Spirea is also known by the scientific name Spiraea japonica and is a member of the Rosaceae family. This evergreen produces lovely pink blooms from May to July, especially when planted in full sun. Spirea is generally free from serious disease, but occasionally suffers from a few common plant problems.
Powdery mildew is a common disease of a variety of landscape trees, flowers and shrubs. This disease affects the foliage, stems and flowers of infected trees, causing a coating of fungi to develop on leaf surfaces. As powdery mildew continues, fungal growth encompasses more and more plant tissue. Like many members of the rose family, spirea is susceptible to infection of fireblight, but damage is not usually significant. Fireblight is named for the black coloring that develops on host trees, giving them a scorched appearance. Leaf spot diseases may affect spirea but are also not especially damaging to the health and appearance of the tree. When leaf spot does occur, it is most often caused by Entomosporium maculatum, which is common in members of the rose family.
Powdery mildew causes spirea to develop a white or gray coating of fungus on its leaves, stems and flowers. This fungus looks similar to powdered sugar or talcum powder, which is where it received its name. Other symptoms include leaf curling, twisting or yellow leaves. Powdery mildew is not usually serious in spirea but can become unsightly when infection is heavy. Fireblight may cause spirea to develop water-soaked blooms, usually in the early spring. These blooms turn brown and wilt. Fireblight may cause bark to turn brown or black and cankers may appear on the trunk of infected trees. Leaf spot diseases are usually minor in spirea but are characterized by dark purple splotches on leaves that develop a gray center. On trees with a heavy infection, these splotches may enlarge until they run together and cover a large portion of the leaf surface. Leaf spot diseases are usually a cosmetic problem in spirea and not serious.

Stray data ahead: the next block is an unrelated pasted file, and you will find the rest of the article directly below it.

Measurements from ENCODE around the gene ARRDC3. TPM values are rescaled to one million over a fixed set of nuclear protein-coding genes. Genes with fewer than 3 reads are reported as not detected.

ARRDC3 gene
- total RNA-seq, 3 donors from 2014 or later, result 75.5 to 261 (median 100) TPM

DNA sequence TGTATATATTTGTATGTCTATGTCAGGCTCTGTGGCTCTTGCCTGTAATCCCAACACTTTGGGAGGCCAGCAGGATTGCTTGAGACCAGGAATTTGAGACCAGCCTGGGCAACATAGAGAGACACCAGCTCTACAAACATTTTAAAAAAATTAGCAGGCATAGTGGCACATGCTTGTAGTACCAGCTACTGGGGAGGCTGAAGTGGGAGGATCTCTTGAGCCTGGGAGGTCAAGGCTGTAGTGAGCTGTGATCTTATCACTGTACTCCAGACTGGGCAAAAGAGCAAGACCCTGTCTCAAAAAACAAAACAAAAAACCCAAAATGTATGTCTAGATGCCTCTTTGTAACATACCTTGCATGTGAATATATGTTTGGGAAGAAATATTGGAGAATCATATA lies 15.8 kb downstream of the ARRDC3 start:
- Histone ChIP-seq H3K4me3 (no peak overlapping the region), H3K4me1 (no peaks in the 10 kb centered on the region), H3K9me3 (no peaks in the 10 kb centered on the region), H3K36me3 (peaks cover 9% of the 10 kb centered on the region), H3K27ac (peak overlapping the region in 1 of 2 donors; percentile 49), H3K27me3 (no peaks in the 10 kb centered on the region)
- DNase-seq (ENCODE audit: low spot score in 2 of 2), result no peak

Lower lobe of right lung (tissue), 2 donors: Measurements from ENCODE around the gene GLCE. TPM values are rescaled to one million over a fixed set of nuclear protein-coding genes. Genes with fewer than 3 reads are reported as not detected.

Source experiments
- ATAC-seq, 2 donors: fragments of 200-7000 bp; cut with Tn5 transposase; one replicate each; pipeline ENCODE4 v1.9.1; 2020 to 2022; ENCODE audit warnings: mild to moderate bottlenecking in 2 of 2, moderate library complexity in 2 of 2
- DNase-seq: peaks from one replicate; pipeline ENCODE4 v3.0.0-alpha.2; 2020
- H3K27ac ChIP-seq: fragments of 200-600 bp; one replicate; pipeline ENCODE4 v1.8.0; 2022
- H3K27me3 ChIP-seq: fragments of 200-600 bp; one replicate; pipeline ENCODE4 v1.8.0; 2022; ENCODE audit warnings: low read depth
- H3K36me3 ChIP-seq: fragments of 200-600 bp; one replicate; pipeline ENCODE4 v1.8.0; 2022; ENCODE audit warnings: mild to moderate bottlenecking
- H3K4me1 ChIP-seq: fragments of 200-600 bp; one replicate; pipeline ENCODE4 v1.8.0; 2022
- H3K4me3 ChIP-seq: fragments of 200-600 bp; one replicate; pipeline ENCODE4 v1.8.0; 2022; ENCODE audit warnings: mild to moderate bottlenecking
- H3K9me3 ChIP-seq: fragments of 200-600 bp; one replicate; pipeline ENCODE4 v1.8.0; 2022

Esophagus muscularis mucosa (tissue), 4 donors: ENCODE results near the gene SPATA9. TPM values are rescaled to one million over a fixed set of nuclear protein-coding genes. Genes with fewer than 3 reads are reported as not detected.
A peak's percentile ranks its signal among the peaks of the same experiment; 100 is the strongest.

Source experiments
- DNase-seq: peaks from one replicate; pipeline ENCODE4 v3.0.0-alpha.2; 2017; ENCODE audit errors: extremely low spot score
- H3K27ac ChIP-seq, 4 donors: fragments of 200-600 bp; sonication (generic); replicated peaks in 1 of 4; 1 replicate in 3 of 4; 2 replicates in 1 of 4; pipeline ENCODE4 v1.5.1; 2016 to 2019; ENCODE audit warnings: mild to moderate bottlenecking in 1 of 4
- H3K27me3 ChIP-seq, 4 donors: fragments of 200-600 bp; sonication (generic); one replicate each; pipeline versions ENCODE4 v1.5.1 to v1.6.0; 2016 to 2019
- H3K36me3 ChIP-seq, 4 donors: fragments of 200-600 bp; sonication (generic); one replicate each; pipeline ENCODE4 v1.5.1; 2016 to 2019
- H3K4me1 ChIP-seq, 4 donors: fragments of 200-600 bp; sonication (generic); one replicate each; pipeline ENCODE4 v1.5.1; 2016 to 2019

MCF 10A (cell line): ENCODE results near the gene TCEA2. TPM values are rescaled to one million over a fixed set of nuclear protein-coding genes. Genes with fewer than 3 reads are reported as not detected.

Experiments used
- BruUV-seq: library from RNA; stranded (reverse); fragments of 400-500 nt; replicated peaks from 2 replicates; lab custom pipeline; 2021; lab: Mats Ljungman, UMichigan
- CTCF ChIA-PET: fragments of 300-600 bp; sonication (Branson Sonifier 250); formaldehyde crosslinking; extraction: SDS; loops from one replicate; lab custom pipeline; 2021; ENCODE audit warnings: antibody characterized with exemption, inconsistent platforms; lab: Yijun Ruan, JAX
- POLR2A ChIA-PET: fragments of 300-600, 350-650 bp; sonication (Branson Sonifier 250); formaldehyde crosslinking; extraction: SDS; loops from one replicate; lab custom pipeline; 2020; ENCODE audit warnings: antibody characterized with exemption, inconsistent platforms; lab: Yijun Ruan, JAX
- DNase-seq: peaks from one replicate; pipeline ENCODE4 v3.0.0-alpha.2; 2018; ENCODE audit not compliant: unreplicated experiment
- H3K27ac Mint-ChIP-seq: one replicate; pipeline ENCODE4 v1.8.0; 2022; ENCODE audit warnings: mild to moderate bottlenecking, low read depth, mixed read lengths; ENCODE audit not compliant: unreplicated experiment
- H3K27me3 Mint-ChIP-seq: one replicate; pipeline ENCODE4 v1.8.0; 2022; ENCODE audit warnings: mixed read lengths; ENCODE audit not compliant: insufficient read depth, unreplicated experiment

Keep your spirea healthy and stress free to avoid fungal and bacterial disease development. Water your spirea early in the morning to allow drying time before nighttime temperatures arrive. Avoid wetting the foliage of your spirea during watering, as this may increase the risk of fungal disease. For best results, use drip irrigation systems that do not soak the soil. If your spirea shows any signs of disease, remove and destroy infected branches and plant tissue to prevent the spread of disease.
Fungicides may help reduce the effects of powdery mildew, leaf spots and fireblight if symptoms are severe. Choose products containing active ingredients such as mancozeb or chlorothalonil for best results. Most fungal and bacterial diseases respond best to treatment with fungicides when symptoms are first present.
- Missouri Botanical Garden: Spiraea Japonica "Nana"
- Ohio State University; Powdery Mildews on Ornamentals; Stephen Nameth, et al.
- Ohio State University: Disease Control in the Landscape
- Alabama Cooperative Extension Service; Fireblight on Fruit Trees and Woody Ornamentals; Austin Hagan, et al.; July 2004
- Alabama Cooperative Extension Service; Controlling Entomosporium Leaf Spot on Woody Ornamentals; Austin Hagan
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